Meet the American Standardbred

From Harness Racing Horse to Pleasure and Riding Horse

Standardbred racing horses on track.
Standardbred racing horses on track. Image Credit:Barrett & MacKay/All Canada Photos/Getty Images


Most American Standardbreds are bred for harness racing.Unlike Thoroughbreds, few people breed them solely as pleasure horses. But Standardbreds also make great riding and pleasure driving horses. Because most are well handled from birth, are trained to drive and then exposed to many situations the transition to riding horse is not difficult.

F or a beginner rider,  retraining a Standardbred might not be the ideal introduction to horse ownership.

But more experienced riders may enjoy the task of retraining a former race horse to become a riding or pleasure driving horse. Some of the challenges of retraining these horses are teaching them to canter or lope, and for pacers, training them to trot and not pace while being ridden. It's possible to ride a pacing horse, but most people find it quite different.

Standardbreds often do a singlefoot, a smooth running walk type gait which many riders enjoy. Horse owners are beginning to appreciate the Standardbred as a horse suitable for any sport. Some shows exist for owners of retrained Standardbreds to show off their abilities under saddle and in harness and some shows have classes that gaited Standardbreds may be shown in.

Body Type:

The racy body type of the Standardbred is clearly indicative of the task it was bred for. Some Standardbreds have delicate, almost Thoroughbred type heads, but often their heads are rather common with longish ears and a flat or slightly Roman nosed profile.

Their legs are long and the muscles flat and strong. Their chests are deep and their haunches can appear slightly higher than their withers. They tend to be flatter sided than most riding horses.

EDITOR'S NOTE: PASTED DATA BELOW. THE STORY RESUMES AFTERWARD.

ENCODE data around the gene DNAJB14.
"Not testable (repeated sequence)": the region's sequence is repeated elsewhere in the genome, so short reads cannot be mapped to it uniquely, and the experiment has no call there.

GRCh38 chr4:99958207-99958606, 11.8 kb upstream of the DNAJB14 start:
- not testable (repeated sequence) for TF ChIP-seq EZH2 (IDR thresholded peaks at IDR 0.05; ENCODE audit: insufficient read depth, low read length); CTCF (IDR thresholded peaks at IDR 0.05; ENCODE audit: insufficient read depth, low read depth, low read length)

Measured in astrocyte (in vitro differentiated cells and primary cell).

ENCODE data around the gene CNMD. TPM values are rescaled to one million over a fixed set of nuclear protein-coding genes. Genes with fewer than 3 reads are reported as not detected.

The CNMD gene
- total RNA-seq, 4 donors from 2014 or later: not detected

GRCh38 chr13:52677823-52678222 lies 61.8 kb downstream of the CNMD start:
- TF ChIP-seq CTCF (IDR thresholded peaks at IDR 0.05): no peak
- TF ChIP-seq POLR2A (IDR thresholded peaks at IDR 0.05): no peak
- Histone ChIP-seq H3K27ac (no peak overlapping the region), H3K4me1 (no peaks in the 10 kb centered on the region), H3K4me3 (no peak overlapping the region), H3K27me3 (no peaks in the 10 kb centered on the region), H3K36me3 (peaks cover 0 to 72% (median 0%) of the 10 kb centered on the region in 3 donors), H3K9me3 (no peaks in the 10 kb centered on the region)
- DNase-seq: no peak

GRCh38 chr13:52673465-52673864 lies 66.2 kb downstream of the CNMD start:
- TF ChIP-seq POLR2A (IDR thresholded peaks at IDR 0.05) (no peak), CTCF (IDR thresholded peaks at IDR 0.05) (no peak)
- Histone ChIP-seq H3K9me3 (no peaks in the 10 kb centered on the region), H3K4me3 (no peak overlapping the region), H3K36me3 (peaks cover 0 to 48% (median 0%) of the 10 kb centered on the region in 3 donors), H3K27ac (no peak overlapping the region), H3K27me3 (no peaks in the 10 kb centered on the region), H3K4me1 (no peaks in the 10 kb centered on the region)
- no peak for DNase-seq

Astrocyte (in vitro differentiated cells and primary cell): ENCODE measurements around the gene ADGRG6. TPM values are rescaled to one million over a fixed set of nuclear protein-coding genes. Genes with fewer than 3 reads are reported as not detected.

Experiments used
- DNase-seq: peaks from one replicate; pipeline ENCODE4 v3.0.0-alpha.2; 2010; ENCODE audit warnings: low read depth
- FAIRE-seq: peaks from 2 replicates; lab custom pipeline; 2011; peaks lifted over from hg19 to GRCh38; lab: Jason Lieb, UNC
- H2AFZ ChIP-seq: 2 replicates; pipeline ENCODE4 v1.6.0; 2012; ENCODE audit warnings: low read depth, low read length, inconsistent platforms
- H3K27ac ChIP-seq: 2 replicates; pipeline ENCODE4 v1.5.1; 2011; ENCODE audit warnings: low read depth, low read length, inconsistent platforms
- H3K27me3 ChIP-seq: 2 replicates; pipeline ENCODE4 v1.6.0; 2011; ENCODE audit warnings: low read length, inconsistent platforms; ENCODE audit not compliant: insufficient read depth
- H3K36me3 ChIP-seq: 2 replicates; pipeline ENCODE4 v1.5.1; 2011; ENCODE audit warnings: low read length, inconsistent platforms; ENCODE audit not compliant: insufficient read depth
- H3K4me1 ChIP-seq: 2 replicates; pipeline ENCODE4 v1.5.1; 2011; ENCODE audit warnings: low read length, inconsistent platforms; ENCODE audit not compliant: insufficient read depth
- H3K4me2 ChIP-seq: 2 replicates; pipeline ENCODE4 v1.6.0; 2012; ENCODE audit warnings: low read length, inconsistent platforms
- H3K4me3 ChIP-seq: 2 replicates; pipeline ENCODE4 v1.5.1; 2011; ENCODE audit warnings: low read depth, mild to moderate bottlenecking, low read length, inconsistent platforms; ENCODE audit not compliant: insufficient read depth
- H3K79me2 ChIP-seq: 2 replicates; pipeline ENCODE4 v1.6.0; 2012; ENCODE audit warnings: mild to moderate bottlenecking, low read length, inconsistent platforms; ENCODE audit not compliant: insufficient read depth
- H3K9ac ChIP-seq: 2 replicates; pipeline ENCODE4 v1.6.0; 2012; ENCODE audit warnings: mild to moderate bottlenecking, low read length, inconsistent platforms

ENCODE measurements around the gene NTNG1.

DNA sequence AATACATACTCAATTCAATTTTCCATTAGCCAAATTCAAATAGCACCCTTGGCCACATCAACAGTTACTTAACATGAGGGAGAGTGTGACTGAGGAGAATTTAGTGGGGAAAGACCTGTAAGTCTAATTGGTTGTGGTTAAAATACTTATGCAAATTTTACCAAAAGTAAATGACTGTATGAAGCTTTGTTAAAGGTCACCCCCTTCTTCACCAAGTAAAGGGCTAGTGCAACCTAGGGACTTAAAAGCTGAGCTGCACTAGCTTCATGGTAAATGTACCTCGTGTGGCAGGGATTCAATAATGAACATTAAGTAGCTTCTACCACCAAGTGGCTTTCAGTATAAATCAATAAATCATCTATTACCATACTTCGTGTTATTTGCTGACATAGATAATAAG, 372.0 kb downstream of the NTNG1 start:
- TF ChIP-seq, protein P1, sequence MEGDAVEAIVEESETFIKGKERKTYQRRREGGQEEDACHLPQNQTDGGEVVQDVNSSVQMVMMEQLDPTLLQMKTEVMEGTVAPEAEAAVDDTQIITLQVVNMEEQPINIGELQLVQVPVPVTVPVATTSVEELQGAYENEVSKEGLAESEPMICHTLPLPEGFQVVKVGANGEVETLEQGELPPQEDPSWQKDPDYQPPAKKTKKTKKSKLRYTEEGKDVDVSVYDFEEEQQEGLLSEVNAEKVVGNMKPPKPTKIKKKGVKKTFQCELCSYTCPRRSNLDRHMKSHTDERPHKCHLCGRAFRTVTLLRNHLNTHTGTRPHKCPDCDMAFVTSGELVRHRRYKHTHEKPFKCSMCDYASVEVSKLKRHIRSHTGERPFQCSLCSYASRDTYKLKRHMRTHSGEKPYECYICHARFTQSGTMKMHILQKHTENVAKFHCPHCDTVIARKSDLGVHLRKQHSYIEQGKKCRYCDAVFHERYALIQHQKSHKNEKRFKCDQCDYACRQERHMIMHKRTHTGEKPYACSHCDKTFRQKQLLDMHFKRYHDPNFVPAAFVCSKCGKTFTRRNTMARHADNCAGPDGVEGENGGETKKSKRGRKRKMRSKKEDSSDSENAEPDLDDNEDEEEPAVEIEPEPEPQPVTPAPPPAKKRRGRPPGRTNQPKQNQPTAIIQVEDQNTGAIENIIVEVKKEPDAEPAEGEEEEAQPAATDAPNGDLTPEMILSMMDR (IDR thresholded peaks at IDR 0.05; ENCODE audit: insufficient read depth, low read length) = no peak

The average height of the American Standardbred is about 15HH although some individuals may be several inches shorter or taller.

Some are very tall, while others can be almost pony sized. They will weigh about 1000 lbs, the same as the average riding horse. There is no breed conformation standard when it comes to height or weight. 


Although primarily bred for racing, the American Standardbred can often hold it's own against any light horse breed in any riding or driving discipline. You'll find Standardbreds in sports like speed games, distance riding, jumping and competitive carriage and pleasure driving. Those trained for the track can make the transition to pleasure driving horse easily with the right training. Because much of their basic training is done, it's often simple to teach them to carry a rider. 

Colors and Markings:

Most Standardbreds are bays, chestnuts and liver chestnuts, grays, and other solid colors. They often lack white markings like stockings, blazes and are rarely flashy.


History and Origins:

This breed began in the New England states in the mid-1880's. The name Standardbred comes from the qualifying standard time a horse had to cover in one mile (1.6km) in to be considered for the breed registry. The breed developed from a melting pot of horses that trotted, paced ,and raced under saddle and in harness.

A horse named Messenger is regarded as the foundation of the breed. Many other breeds were introduced, each contributing their desirable racing characteristics. Among these horses were Thoroughbreds, Morgans,  Canadian Pacer and other now extinct pacing and trotting breeds.

Unique Characteristics:

There are two distinct types of Standardbreds, trotters, and pacers. A pace is when both legs on the same side move together. The speed of pacers in harness is faster than trotters and in North America pacers tend to outnumber trotters on the track. Pacers often 'amble', or 'singlefoot'. This gait is comfortable to ride. The pace can be ridden too and some people find it a great way to relax a stiff back at a ground covering speed.  Pacers can be encouraged to trot, making them a very versatile horse for show or pleasure.

Champions and Celebrities:

Research almost any Standardbred's pedigree and you'll likely find a horse named Hambletonian.